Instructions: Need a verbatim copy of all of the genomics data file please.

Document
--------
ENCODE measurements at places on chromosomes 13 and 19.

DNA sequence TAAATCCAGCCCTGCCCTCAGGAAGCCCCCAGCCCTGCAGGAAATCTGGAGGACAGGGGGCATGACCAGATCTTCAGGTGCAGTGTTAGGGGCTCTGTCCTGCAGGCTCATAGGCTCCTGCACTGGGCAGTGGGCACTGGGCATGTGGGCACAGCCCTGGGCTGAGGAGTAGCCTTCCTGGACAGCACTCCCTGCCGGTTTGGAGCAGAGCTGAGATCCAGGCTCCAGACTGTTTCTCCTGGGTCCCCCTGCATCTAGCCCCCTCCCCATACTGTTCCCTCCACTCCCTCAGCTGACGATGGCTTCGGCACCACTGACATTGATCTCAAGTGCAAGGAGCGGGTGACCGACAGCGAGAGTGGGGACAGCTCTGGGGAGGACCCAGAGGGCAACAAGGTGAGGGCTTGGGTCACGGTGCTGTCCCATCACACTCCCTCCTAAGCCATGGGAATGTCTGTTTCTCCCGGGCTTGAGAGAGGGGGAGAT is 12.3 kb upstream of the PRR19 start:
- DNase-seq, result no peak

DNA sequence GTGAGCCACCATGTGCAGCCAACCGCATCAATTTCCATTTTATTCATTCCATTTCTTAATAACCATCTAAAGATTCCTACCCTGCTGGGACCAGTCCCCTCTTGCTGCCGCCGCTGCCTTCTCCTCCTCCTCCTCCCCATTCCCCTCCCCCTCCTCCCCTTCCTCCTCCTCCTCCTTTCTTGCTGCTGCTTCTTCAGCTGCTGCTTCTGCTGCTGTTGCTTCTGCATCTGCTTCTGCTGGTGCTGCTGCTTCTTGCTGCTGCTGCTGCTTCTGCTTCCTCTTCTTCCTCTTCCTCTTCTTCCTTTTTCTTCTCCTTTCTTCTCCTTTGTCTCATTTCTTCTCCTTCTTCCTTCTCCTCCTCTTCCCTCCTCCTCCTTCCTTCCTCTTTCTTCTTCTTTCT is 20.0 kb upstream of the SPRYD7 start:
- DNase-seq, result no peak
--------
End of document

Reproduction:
ENCODE measurements at places on chromosomes 13 and 19.

DNA sequence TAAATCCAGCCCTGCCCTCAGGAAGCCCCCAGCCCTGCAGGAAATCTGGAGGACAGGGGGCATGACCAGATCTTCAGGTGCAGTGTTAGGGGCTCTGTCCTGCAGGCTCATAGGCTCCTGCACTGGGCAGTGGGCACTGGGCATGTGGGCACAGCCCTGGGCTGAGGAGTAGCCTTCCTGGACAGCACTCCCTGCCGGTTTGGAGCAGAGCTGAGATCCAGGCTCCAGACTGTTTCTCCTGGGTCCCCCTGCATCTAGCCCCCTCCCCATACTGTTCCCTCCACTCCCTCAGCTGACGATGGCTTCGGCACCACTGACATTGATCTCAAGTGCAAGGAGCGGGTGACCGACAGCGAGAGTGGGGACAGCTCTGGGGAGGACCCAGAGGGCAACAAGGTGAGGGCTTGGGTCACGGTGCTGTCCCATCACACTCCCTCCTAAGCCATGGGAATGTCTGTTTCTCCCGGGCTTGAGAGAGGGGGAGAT is 12.3 kb upstream of the PRR19 start:
- DNase-seq, result no peak

DNA sequence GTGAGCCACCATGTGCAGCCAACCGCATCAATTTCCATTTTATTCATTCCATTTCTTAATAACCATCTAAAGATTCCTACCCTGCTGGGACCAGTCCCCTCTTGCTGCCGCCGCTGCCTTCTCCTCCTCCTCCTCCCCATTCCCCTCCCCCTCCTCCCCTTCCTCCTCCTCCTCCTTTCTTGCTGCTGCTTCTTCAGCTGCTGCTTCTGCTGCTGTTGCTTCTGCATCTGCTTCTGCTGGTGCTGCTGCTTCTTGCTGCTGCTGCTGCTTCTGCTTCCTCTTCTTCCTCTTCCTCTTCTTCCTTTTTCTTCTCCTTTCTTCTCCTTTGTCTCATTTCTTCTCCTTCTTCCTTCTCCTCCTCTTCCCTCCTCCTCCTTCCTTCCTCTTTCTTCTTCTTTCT is 20.0 kb upstream of the SPRYD7 start:
- DNase-seq, result no peak